Another framework from NIST is the cybersecurity framework, or the CSF. This framework is designed for commercial implementations, which have a slightly different security posture than a federal government implementation. There are three major areas of the CSF. The first is the framework core. This includes identify, protect, detect, respond, and recover. The second area is the framework implementation tiers. This is the section where an organization will understand exactly what their approach will be to cybersecurity, and what tools and processes need to be in place to manage the risks that are identified. And the third area is the framework profile, where policies, guidelines, and standards are compared to the implementations that are based on the framework core. If you’re in a commercial environment and you’re implementing a high level view of cybersecurity, then you might want to consider the NIST CSF.

There are also security frameworks that can be applied at an international level. This is from the International Organization for Standardization, and International Electrotechnical Commission. The first framework is the ISO/IEC 27001, which is a standard for Information Security Management Systems, or ISMS. Along with the 27001 is the 27002, which is a code of practice for information security controls. There’s also the ISO/IEC 27701, which focuses on privacy, with the Privacy Information Management Systems, or PIMS. And on the risk management side is the ISO 31000 for the international standards for risk management practices. These are very detailed standards and have a very broad scope. So if you’re someone who needs to provide standardization on an international level, you may want to look at the ISO/IEC frameworks.

If your organization has undergone an audit, then you’re probably familiar with the SSAE SOC 2 types I and II. This is from the American Institute of Certified Public Accountants, or the AICPA. It’s an auditing standard called the Statement on Standards for Attestation Engagements number 18, or SSAE 18. During these audits, there’s a series of reports that are created, and the name for the suite of reports that are associated with trust services criteria, or security controls, is the SOC 2, that’s the System and Organization Controls number two. This audit focuses on topics that can include firewalls, intrusion prevention, or intrusion detection, or multi-factor authentication.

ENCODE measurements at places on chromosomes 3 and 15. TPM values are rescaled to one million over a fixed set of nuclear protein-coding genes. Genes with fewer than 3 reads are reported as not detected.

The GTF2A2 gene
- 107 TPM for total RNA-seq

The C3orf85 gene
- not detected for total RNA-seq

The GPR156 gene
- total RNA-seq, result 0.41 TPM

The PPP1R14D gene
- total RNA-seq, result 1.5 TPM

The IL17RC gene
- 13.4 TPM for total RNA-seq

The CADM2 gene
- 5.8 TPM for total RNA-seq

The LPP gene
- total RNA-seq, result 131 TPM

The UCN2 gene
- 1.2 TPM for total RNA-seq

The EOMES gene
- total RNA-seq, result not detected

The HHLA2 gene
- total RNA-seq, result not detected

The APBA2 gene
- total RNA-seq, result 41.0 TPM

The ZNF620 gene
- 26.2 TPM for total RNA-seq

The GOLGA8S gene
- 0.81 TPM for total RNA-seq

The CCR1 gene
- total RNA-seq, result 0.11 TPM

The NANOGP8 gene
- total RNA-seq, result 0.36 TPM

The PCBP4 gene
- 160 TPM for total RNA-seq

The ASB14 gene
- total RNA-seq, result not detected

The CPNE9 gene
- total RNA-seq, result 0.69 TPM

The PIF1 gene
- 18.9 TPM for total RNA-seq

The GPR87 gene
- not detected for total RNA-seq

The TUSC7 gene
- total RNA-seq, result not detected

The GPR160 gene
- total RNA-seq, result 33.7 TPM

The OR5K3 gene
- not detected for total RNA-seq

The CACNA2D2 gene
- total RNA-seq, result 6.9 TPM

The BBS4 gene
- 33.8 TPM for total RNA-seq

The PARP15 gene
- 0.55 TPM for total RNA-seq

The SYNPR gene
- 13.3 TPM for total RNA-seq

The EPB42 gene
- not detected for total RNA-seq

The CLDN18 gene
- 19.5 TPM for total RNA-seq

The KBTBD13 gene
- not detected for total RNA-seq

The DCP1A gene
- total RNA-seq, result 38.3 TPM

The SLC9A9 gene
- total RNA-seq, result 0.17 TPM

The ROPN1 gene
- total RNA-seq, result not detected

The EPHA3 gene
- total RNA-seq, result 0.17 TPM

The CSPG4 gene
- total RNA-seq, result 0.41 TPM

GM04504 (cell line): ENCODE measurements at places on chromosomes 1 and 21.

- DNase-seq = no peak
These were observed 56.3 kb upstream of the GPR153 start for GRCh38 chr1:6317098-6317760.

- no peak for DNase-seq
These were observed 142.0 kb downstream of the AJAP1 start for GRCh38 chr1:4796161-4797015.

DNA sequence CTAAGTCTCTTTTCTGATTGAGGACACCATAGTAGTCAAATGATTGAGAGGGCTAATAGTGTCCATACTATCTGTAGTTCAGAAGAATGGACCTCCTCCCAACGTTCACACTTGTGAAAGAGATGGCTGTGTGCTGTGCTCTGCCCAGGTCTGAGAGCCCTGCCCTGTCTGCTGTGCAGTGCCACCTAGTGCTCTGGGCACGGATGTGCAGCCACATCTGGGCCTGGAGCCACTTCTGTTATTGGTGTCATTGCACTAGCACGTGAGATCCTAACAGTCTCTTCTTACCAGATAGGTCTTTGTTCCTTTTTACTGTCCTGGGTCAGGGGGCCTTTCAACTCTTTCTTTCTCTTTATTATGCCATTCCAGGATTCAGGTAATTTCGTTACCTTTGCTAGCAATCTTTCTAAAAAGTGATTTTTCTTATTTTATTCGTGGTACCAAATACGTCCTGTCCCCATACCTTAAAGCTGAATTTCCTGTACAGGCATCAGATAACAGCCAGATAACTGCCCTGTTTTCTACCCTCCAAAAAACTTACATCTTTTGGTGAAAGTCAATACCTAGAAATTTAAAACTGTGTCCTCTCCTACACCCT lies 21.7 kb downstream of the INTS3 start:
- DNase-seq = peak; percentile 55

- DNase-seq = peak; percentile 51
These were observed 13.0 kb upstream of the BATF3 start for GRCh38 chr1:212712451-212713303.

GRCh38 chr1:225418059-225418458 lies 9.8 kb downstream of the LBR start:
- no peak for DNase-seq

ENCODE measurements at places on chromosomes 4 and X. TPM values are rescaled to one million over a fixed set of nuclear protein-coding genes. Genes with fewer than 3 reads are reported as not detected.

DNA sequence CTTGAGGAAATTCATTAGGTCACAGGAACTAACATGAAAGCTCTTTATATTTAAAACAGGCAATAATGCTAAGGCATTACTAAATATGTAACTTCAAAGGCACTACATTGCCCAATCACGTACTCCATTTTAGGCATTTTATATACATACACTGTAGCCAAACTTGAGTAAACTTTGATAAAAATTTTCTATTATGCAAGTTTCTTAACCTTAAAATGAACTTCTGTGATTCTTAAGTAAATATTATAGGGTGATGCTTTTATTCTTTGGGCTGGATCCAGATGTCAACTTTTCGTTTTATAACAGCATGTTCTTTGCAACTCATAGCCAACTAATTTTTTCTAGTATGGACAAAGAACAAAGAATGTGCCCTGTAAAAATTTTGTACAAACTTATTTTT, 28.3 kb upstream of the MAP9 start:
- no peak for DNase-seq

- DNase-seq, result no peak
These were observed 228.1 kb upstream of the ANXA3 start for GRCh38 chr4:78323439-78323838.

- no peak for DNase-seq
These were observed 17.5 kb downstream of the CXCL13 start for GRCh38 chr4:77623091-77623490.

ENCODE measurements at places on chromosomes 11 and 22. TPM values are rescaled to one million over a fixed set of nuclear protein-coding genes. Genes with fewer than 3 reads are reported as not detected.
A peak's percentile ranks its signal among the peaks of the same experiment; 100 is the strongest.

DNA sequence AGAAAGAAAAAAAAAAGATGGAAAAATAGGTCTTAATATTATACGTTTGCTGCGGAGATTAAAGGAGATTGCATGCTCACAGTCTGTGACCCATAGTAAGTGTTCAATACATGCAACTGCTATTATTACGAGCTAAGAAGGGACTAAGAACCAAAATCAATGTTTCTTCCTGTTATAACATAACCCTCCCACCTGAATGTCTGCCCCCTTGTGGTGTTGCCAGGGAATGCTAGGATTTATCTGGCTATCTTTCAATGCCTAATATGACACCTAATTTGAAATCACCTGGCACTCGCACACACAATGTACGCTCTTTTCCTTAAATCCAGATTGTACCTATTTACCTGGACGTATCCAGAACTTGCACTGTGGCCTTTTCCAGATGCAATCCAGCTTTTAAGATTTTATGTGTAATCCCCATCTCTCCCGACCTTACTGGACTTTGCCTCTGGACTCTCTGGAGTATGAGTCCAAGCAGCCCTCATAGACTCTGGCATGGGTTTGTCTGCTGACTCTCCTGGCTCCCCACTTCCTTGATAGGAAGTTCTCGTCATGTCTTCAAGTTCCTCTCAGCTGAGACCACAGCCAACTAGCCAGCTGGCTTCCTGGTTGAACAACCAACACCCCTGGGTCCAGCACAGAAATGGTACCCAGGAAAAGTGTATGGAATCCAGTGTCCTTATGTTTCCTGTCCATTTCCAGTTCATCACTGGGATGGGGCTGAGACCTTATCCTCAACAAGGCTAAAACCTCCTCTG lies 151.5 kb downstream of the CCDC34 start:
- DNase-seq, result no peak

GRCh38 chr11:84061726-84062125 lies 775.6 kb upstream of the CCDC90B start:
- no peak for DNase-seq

When performing these audits, you may receive a type I audit or a type II audit. A type I audit examines the controls in place at a particular date and time. If you need a broader perspective of security controls, then you may undergo a type II audit, which tests the controls over a period that will be at least six consecutive months in length. This is obviously a broad set of audits that cover a large number of security controls in your environment. We tend to see these types of audits in very large organizations, since smaller organizations don’t tend to have the same scope with their security controls.

And, of course, there’s a framework for cloud computing as well. This is from the cloud security alliance, or CSA, which is a not for profit organization that focuses on security in the cloud. The CSA creates a cloud controls matrix framework, or a CCM, where they map controls to standards, best practices, and regulations that you need to follow in the cloud. This matrix covers a broad scope of security for cloud computing including methodologies and tools that you can use, ways to assess your internal IT organization and the cloud providers that you’re going to use, how the security capabilities can be determined for a particular implementation, and how to build a roadmap so that you can continually improve the security for your cloud computing infrastructure.